Carving tools and materials
Click on any image to obtain a larger view of the corresponding tool(s) and/or material(s).
|刀||tō||knife||hangi-tō, meaning ‘‘woodblock carving knife’’|
The first step in any classic Japanese woodblock carving project (whether it concerns the key-block or one or more of the colour-blocks) is to cut out its lines (if it is the key-block) or its colour outlines (if it is a colour-block). This is typically done with the hangi-tō or carving knife:
This carving knife can be obtained in a range of blade sizes, the hangi-tō shown here being of the standard 6 mm variety. Just like those famous Japanese samurai swords, Japanese woodblock carving knifes and chisels are made by welding and laminating two types of metal together: steel to obtain a sharp edge, and wrought iron to make the blade more solid and less elastic.
|のみ||nomi||chisel||asagata-maru-nomi, which loosely translates into ‘‘shallow-round large-area clearing chisel’’|
|のみ||nomi||chisel||sōai-nomi, loosely translating into ‘‘bull-nosed large-area clearing chisel’’|
The next step is to clear the large wooden areas further removed from these lines with the asagata-maru-nomi and sōai-nomi carving tools, usually handled with a wooden mallet:
The respective blade sizes of these asagata-maru-nomi and sōai-nomi carving tools are 15 and 24 mm.
|透||su(keru)||leave a space||ai-suki, loosely translating into ‘‘bull-nosed small-area clearing chisel’’|
The third and final step consists of clearing away the smaller wooden areas remaining between the lines left standing and cut with the hangi-tō, and the large wooden areas previously removed with the asagata-maru-nomi and sōai-nomi carving tools. This is achieved with a range of aisuki carving tools:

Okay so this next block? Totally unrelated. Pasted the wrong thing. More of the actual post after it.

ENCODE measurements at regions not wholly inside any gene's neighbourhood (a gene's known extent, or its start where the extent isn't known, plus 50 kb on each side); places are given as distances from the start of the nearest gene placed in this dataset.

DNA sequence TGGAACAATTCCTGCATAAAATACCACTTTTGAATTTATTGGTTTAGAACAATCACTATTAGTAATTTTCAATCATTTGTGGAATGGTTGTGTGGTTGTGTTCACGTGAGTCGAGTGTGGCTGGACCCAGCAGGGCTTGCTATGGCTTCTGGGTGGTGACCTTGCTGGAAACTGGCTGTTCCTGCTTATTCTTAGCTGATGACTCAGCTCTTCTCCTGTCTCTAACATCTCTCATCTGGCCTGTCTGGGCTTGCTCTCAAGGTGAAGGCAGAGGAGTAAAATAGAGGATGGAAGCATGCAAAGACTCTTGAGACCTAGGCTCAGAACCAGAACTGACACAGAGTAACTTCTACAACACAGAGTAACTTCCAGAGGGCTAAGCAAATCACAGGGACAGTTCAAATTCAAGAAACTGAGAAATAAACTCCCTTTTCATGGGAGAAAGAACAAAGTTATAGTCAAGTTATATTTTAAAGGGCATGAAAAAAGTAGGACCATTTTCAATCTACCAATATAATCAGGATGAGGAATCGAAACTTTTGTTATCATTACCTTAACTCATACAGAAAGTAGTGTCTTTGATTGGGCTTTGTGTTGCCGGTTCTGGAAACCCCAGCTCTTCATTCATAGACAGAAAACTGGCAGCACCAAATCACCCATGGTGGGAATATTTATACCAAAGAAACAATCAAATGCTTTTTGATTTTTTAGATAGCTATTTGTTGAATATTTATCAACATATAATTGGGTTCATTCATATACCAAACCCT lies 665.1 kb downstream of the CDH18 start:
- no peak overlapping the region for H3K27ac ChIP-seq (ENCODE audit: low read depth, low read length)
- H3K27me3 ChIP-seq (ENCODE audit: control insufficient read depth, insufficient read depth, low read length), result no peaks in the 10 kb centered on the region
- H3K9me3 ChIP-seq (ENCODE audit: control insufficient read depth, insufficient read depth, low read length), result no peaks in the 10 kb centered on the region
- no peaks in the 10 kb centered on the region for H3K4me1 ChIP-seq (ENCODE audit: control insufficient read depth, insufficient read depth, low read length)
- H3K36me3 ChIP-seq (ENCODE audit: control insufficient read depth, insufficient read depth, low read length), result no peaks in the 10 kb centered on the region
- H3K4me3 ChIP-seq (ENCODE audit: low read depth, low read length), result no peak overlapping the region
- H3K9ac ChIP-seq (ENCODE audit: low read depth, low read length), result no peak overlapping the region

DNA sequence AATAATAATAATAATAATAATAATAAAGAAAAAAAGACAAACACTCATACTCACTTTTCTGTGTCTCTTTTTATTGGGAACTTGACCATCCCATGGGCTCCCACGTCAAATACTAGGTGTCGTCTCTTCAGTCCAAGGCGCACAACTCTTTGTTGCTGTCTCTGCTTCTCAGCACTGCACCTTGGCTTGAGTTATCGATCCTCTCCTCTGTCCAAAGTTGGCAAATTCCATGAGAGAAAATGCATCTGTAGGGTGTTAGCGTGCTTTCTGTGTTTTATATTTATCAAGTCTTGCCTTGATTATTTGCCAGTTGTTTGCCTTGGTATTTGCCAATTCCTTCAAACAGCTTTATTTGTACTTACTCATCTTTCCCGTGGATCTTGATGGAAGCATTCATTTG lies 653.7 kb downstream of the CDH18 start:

The blade sizes of the tools displayed in this picture are 1 mm (top), 3 mm (middle), and 4.5 mm (bottom). As the bottom aisuki illustrates, the wooden holder of each one of these chisels can be opened in order to extend their use until the carving blade has been utterly spent, in which case it can be replaced with a brand new blade.
|研||to||sharpen||shiage-to, meaning ‘‘fine whet-stone’’|
|研||to||sharpen||chū-to, meaning ‘‘medium whet-stone’’|
|研||to||sharpen||ara-to, meaning ‘‘rough whet-stone’’|
All these carving knifes and chisels can be honed with the following dedicated fine (left), medium (middle), and rough (right) Japanese sharpening stones:
|桜||sakura||cherry tree||wild cherry|
Especially when it comes to fine-line carving, woodblocks are preferably made from the wood of a special type of wild Japanese cherry (Prunus serrulata). Japanese woodblocks are typically cut with the grain of the wood (and not against it). Here are two plywood blocks whose top and bottom layers consist of yamazakura, ready for carving:
Although not apparent from the image, the surfaces of these blocks are incredibly smooth: they have been chiselled and sanded so perfectly that when stacked on top of each other it takes some effort to pull them apart ...